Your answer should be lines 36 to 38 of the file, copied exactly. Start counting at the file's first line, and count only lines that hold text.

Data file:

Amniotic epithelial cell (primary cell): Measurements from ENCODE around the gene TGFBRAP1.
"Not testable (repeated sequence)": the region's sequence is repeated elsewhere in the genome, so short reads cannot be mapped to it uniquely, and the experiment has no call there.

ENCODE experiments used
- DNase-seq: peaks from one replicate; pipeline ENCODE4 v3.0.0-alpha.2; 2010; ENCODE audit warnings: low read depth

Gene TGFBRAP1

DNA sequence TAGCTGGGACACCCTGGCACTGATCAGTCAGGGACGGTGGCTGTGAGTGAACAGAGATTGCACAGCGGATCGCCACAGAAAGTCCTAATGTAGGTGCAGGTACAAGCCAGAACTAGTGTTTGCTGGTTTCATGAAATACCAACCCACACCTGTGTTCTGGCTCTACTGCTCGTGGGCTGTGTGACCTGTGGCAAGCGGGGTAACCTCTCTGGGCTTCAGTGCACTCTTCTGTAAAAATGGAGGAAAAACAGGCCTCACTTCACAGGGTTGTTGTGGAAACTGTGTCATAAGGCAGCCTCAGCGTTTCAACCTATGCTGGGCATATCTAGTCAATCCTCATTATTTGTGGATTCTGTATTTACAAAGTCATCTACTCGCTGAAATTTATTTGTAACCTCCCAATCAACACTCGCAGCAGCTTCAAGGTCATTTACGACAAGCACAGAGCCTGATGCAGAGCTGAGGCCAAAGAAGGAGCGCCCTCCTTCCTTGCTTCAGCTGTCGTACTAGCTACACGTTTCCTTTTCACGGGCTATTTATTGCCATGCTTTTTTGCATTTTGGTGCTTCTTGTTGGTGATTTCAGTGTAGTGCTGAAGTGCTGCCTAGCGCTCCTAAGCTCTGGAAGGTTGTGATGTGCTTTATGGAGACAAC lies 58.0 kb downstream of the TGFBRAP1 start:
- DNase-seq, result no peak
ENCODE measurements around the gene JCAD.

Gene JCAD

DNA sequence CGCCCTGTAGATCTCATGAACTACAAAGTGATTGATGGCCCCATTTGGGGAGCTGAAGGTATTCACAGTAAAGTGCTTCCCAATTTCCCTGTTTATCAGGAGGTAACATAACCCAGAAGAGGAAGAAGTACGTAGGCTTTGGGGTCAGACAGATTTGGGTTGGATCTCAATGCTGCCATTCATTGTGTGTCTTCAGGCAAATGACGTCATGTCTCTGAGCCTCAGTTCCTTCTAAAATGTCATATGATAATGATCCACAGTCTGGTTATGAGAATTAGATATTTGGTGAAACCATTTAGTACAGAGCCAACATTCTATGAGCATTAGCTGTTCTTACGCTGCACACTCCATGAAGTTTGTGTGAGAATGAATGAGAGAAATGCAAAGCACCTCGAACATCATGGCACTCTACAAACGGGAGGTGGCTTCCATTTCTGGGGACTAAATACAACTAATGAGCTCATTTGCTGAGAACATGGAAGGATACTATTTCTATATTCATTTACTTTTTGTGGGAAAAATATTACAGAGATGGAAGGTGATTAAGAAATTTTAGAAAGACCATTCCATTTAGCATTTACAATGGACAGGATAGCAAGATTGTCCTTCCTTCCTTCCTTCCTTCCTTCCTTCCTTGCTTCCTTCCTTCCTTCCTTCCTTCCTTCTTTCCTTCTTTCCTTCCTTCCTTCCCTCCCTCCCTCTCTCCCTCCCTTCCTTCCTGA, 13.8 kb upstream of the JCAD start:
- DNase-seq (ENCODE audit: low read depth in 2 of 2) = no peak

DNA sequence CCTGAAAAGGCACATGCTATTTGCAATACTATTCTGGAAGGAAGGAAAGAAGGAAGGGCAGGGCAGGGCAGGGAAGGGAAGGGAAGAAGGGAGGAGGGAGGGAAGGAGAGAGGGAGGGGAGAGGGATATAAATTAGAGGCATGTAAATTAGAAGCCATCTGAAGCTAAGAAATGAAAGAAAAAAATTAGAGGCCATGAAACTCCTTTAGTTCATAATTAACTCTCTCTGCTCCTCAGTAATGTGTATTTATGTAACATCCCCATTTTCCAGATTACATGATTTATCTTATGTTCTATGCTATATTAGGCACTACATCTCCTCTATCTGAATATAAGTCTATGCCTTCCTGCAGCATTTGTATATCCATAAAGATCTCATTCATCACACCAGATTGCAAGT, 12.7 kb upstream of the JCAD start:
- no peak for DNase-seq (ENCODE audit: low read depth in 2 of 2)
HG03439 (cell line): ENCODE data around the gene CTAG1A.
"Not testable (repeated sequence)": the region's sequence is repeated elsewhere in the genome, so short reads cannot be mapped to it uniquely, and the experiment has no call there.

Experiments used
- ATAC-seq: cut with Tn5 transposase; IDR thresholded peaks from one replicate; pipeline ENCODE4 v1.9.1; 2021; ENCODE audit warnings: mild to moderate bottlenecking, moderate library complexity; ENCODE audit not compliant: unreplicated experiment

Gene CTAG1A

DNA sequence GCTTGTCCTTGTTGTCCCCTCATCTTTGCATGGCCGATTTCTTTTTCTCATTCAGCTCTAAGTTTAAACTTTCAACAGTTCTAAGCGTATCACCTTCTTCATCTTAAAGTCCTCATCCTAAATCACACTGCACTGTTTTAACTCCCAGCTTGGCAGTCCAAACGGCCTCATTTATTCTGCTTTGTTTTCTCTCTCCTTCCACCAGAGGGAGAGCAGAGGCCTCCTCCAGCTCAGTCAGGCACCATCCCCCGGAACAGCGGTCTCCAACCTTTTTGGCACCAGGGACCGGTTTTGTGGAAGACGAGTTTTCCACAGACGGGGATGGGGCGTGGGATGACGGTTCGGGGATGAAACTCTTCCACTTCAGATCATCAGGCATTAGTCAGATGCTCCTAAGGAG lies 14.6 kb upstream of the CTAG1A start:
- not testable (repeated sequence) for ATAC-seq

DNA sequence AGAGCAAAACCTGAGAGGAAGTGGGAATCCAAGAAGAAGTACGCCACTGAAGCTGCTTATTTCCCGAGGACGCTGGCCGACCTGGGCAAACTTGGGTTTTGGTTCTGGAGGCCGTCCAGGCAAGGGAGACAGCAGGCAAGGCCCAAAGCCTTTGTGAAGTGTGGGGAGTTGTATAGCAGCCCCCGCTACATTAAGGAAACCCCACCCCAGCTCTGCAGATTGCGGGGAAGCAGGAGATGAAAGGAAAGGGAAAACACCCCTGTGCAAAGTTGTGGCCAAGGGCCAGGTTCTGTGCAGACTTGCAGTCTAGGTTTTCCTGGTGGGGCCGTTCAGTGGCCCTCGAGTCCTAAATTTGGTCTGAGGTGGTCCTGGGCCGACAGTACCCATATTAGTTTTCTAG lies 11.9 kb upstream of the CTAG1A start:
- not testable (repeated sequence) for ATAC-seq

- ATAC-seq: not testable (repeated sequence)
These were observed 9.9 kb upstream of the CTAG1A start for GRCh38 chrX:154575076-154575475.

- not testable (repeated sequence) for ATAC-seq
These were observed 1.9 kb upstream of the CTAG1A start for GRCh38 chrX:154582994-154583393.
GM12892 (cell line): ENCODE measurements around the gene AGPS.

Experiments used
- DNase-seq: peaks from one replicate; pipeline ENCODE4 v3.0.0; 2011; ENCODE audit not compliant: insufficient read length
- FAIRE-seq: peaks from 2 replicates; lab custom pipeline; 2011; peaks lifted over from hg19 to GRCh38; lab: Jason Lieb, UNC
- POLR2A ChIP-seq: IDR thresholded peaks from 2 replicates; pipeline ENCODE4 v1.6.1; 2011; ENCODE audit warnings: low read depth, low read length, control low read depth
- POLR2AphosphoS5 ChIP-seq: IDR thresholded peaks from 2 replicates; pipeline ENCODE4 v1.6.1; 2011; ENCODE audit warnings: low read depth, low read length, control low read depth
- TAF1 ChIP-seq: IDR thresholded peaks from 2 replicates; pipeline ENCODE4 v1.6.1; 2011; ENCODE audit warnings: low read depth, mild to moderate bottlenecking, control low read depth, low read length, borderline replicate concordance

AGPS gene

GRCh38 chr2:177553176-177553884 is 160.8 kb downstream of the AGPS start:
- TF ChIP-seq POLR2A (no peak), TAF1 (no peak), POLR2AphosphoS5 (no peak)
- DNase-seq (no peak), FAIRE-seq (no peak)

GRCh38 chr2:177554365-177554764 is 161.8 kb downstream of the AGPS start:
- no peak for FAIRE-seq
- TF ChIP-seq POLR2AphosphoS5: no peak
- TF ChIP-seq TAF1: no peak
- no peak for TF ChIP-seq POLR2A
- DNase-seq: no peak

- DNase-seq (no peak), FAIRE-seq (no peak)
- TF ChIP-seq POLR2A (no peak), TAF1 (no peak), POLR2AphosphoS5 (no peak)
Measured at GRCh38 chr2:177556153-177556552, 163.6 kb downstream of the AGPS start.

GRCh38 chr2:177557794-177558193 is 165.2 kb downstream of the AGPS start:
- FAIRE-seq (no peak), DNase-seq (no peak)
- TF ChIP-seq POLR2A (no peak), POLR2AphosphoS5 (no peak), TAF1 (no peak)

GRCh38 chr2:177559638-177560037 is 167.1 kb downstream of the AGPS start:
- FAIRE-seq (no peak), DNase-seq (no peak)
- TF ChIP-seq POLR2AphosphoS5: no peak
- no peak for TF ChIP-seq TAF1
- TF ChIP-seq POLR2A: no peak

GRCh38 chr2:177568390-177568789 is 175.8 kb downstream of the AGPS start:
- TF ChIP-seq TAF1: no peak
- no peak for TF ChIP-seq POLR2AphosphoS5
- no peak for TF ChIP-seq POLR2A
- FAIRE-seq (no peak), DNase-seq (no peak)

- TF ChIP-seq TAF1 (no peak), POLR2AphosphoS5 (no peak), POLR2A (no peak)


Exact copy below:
- TF ChIP-seq POLR2A (no peak), TAF1 (no peak), POLR2AphosphoS5 (no peak)
- DNase-seq (no peak), FAIRE-seq (no peak)

GRCh38 chr2:177554365-177554764 is 161.8 kb downstream of the AGPS start: